Doctors would get sued for malpractice if we did something like these governors propose. Governors will be morally culpable for these preventable deaths — should be held to the same standard that health professionals are – but aren’t. By anybody, not even themselves.
Continuity of operations is a big issue in schools, which are at reasonable risk for disease transmission because not enough kids are vaccinated (only about 40 percent of kids 5-11 and 60 percent of those 12-18 are vaccinated), but whose students are at low risk for hospitalization and death, although staff over 65 have some risk, particularly if they are unvaccinated.
To make things worse, school principals, school boards, unions and administrators are beset by a zillion complicated guidelines and mandates, almost none of which are clear enough to steer by or make any sense, and many of which appear more influenced by the politics than they are by the science. The focus of all these guidelines should be on keeping schools open, understanding that when virus hits a class or a school, many people – students and staff—are likely to get sick at once and have to stay home to recover – which makes it hard to operate a class or a school.
There isn’t really enough science to help schools choose how to handle continuity of operations. Or make good decisions about masking.
I think there are two rational approaches to school opening and closing, understanding that in a rational world we’d already have required kids to be vaccinated as a condition for school attendance, and have found ways of letting teachers and staff over 65 work from home as long as community transmission is high. Neither of those things are happening, as far as I can tell.
The most conservative approach for schools is for a class to go virtual for two weeks once there are more than two people in it sick inside twenty-four hours, and for a school to go virtual for two weeks once two classes have had to go virtual. That approach will likely keep too many classes and too many schools virtual if there is robust community transmission, which stinks from an educational and mental health perspective. But it will contain spread and keep classes and schools from getting to the point they must close because there aren’t enough teachers, staff, or students to operate.
This approach is the best way to keep schools from contributing to community spread, although it is unclear whether schools do that, or whether it is community spread that infects schools. Studies so far suggest the latter, but I’m not convinced by them. Those studies have lots of methodological problems which I won’t go into here. I’m guessing the right answer is that both happen, and the likelihood of one versus the other is a function of community population density, socioeconomic status, and the transmissibility and virulence of different viruses and different viral strains.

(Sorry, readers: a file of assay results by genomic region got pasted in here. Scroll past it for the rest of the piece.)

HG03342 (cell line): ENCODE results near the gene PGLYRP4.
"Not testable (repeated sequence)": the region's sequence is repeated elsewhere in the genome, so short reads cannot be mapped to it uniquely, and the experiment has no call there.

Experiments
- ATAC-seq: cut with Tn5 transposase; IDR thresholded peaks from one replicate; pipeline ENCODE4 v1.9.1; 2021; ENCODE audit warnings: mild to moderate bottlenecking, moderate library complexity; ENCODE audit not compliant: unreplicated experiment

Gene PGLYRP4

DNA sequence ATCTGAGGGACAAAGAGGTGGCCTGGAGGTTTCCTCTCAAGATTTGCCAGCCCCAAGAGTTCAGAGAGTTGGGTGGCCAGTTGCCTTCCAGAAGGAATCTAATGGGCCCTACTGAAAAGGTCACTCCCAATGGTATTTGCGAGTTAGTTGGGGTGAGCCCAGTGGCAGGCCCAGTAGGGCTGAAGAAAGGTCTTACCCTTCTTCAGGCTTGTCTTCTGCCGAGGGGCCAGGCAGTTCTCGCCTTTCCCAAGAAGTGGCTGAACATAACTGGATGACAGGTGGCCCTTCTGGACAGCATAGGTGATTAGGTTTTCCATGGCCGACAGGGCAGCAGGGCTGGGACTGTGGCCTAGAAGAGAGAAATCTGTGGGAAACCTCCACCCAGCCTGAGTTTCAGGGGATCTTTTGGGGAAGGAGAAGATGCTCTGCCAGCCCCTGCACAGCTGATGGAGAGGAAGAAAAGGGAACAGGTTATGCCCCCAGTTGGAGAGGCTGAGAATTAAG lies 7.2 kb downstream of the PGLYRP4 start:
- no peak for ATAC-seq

The most liberal approach is to operate until a school has lost so many students, teachers, or staff to illness that it can’t operate, and then go virtual for two weeks. That approach will keep classes and schools open longer, but more people will get sick; it will put some older teachers and older staff at small but measurable risk of hospitalization and death, and likely contributes to community spread instead of helping stop it.
And to be clear, there is no definitive science that tells us which approach keeps schools open and in person better, which approach protects the health and safety of students and staff better, or which approach prevents hospitalization and death in the wider community better. If I had to bet, I’d bet that the conservative approach works better in densely packed low-income areas and the liberal approach works better in the suburbs.
In a more perfect world, we would be pouring resources into the schools of the densely packed low-income areas so they could run the more conservative approach without hurting the educational and mental health of the students who live there, who are already disadvantaged by a society that tolerates way too much inequality in our kids.
So overall I favor the first approach because it likely protects staff and reduces community spread best – which means it places greatest value on the value of human life, and by so doing teaches kids about civics and democracy as well as the three Rs. But it’s the harder pathway politically, takes more courage, and asks political leaders to lead with moral integrity instead of finessing the politics.
The question about masking in schools has a similar answer: I’d use an abundance of caution approach, both to assure continuity of operations and to prevent community spread and protect the most frail. The virus will exploit any opportunity we give it. Stop masking while there is robust community spread and the virus will spring back. It’s a snake waiting to strike the moment we take it out of the box.